Through the sticky summer heat, hardcore heavyweights Backtrack voyage across the country to deliver their groovy and heavy brand of music to the fans. Guitarist Ricky Singh recently sat down with us (our friend Alex Hernandez and I) to discuss his musical discoveries and ventures.
The name Backtrack actually comes from the name of a song by Killing Time, “and we’re heavily influenced by them and bands of the same era,” Ricky reveals. Being a band from New York, Backtrack takes a lot of inspiration from classic New York Hardcore, bringing back old sounds with new flavors. Ricky feels that the New York scene is as passionate as the Southern hardcore scene, scenes that are both expanding rapidly. “They’re both good hardcore scenes and they both have great bands…they’re both sick to me,” Ricky says. I noticed that hardcore in Dallas has grown tremendously in the few years that I have been following it, and Ricky’s comment about the similarities in the interest in hardcore between regions affirmed my observation. New York has always been a reputable place in terms of the bands in the genre that come from New York, so it is great to see Dallas’s notoriety grow at the same rate.
I comment that my discovery of the ever-growing scene was through mid 2000’s metalcore and Epitaph Records groups. Ricky’s discovery of the genre follows a similar pattern to my discovery. “Nobody comes out of the womb, and they’re listening to Madball,” Ricky says to put things back into perspective. Hardcore is something that is discovered and not born into. “I also learned about hardcore through Epitaph groups. One of the first things that I got was this compilation called Punk-O-Rama 3,” which got him eventually into hardcore. Ricky also stressed that people should not be ashamed of what they listen to, especially if that music served as a gateway into hardcore. He says, “Who cares what you listen to…it doesn’t matter what scene you came from…hardcore’s for everybody.” There should be no elitism or judgment when it comes to accepting people into hardcore. What you are and where you come from should be celebrated, not berated. In fact, Ricky still listens to the bands that he grew up with: “I only put like 10 records [on my iPhone] because I never have any space, I don’t know why I don’t have space and it’s pissing me off. If you’re reading this, help me out, send me an email to clear up my phone. I always have Pennybridge Pioneers by Millencolin. I think that record’s so good.”
In the van, Backtrack actually listen to a lot of Epitaph bands in the van, bands whose sounds are “inspirations” for Backtrack’s music.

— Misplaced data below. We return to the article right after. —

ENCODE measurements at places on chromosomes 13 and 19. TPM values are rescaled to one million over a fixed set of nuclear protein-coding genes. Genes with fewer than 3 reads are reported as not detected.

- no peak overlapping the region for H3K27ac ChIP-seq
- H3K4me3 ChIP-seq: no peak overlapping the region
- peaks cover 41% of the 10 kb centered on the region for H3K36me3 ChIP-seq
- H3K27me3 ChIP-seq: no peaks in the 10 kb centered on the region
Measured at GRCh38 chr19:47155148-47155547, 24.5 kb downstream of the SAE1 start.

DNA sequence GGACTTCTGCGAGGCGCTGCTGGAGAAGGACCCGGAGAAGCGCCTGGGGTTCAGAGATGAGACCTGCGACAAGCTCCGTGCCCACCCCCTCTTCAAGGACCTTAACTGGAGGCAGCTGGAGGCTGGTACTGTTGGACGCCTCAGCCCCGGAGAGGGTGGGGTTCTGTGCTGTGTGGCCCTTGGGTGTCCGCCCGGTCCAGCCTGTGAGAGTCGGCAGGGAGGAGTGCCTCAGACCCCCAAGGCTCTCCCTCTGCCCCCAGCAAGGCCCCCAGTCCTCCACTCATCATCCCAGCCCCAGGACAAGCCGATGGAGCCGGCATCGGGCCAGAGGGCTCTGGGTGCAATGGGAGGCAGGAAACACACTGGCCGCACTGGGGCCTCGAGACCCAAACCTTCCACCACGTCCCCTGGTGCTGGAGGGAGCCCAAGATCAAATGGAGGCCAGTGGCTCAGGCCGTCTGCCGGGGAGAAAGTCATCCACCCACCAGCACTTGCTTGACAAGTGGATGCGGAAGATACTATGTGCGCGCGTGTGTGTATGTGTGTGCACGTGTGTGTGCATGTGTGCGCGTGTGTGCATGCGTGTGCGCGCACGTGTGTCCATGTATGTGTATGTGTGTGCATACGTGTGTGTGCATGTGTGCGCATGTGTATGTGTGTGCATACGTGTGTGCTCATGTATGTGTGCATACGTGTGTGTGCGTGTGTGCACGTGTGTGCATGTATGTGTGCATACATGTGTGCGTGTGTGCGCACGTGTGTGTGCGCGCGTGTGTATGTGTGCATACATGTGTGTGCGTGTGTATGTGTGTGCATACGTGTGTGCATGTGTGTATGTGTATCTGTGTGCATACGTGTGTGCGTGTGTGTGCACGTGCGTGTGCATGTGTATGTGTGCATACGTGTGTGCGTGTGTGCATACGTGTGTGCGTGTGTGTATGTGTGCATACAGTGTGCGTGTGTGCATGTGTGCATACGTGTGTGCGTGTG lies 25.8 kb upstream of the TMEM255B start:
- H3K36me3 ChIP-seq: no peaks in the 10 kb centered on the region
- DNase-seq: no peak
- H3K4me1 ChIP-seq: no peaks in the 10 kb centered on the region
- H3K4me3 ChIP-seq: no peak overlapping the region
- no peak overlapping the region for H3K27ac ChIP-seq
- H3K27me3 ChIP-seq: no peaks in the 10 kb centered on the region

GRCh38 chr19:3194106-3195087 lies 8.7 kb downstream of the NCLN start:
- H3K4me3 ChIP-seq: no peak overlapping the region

Ricky has a much broader musical taste than just hardcore and punk rock. “If I like it, I like it,” he states simply, “It’s a silly thing to be close-minded in life, because if you’re close minded…you’re gonna miss out.” He doesn’t believe in the term, “guilty pleasure.” Everything that is enjoyable is a pleasure, no matter what band, TV show, etc.: “The best advice I’ve gotten…is be open-minded…also my parents telling me I could do whatever I want in my life if I work hard.” This mindset is what helped him immerse himself into music. While working as a teenager packing groceries, Ricky “would spend every dime [he] made on records. [He] wouldn’t even know that bands, [he’d] just look at the album covers, then look through the liner notes to discover more bands in the Thank-You section.” Now, it’s even easier and less expensive with the Internet, but the same curious and open-minded attitude is necessary to discover music.
However, Ricky doesn’t show love for all music that’s floating around the world today. After he talked about his love for Katy Perry, I asked him if he had heard the new Lil B song, “Katy Perry.” Through a dramatic facepalm, Ricky states, “I actually can’t stand him…there are some people that are ignorant when they rap, and there are some that are just dumb to me.” However, there is enough good quality rap out there for him to enjoy: “I love Joey Bada$$, Action Bronson, Mobb Deep…I saw Nas recently with Dave Chappelle.” Although he may not be a fan of BasedGod, the excitement and importance of Ricky’s musical adventures are courtesy of his tolerant mindset.
Watch Backtrack perform at Outbreak Fest in 2013